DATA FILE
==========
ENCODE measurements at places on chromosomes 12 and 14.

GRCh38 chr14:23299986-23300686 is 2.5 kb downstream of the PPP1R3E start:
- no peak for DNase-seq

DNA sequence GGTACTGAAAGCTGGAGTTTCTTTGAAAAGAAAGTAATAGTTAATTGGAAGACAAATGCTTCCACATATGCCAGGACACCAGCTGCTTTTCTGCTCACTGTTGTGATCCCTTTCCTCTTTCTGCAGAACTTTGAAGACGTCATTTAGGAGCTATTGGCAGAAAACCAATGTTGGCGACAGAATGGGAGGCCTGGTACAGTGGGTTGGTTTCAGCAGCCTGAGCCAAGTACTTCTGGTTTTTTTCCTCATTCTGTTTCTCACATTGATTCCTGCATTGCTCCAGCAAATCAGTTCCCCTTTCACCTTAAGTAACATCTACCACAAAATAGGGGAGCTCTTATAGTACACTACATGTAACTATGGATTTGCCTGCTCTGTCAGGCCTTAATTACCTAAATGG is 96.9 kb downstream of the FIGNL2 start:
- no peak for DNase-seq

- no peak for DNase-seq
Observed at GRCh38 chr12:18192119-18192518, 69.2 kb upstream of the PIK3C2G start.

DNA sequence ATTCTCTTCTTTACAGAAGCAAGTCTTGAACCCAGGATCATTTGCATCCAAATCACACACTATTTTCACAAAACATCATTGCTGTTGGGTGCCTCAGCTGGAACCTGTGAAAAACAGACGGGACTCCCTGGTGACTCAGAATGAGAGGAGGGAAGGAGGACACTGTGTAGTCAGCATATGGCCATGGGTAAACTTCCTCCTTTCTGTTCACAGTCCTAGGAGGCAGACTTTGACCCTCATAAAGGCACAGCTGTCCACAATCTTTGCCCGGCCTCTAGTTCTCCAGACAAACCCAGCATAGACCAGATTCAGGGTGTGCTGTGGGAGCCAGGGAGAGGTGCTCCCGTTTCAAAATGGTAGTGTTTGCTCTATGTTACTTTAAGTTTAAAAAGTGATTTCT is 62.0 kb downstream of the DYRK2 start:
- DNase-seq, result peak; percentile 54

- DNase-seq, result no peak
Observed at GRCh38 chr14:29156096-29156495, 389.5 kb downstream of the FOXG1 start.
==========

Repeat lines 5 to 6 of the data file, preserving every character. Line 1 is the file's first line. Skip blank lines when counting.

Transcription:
- no peak for DNase-seq

- no peak for DNase-seq